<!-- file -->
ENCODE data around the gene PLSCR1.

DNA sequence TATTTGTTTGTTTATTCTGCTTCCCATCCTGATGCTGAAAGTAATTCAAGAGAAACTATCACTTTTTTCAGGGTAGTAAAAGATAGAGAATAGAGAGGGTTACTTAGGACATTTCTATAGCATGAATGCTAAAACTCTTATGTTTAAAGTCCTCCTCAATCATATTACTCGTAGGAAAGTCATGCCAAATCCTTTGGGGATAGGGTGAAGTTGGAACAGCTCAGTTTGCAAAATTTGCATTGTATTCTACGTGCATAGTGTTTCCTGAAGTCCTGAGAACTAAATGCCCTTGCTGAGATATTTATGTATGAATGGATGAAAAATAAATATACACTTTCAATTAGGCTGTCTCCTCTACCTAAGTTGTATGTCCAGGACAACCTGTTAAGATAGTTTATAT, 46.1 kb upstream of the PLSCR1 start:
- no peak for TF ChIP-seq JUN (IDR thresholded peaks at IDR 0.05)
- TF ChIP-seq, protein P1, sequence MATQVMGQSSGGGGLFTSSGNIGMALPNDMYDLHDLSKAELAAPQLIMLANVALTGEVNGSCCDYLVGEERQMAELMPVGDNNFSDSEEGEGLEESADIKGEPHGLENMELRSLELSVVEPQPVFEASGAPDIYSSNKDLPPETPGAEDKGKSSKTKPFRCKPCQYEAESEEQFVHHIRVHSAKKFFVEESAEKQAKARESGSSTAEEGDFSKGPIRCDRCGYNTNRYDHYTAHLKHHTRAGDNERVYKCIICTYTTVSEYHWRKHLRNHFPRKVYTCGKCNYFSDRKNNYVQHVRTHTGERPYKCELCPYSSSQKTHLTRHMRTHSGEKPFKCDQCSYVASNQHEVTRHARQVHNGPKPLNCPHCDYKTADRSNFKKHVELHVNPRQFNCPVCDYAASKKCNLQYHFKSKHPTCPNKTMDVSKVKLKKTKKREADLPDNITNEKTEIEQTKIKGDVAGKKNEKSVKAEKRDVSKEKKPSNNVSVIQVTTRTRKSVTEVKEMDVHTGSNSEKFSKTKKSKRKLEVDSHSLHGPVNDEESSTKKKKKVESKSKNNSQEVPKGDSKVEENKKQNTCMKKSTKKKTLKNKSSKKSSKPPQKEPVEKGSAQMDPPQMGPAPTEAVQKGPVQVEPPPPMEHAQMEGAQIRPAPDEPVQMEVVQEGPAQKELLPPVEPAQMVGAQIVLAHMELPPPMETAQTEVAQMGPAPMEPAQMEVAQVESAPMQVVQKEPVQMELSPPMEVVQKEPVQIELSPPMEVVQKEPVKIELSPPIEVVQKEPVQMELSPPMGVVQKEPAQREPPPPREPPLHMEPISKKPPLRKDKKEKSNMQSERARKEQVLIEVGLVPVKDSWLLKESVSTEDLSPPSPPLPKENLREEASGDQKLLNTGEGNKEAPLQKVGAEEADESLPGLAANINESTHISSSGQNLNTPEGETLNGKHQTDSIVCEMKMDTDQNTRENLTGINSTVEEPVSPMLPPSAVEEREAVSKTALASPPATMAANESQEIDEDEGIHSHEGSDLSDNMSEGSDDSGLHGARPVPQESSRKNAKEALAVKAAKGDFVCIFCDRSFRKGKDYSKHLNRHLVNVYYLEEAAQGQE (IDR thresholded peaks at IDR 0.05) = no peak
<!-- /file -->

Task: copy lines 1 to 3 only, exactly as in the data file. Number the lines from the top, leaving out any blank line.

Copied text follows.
ENCODE data around the gene PLSCR1.

DNA sequence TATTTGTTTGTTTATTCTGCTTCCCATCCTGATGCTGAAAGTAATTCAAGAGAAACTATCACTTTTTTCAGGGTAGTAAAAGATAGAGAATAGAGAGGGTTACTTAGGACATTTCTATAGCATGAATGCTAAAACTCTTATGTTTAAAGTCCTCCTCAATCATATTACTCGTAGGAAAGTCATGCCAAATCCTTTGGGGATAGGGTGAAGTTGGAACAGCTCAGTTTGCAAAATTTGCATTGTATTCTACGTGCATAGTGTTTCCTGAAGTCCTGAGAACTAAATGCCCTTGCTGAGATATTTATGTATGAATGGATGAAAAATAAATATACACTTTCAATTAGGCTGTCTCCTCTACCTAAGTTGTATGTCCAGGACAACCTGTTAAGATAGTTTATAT, 46.1 kb upstream of the PLSCR1 start:
- no peak for TF ChIP-seq JUN (IDR thresholded peaks at IDR 0.05)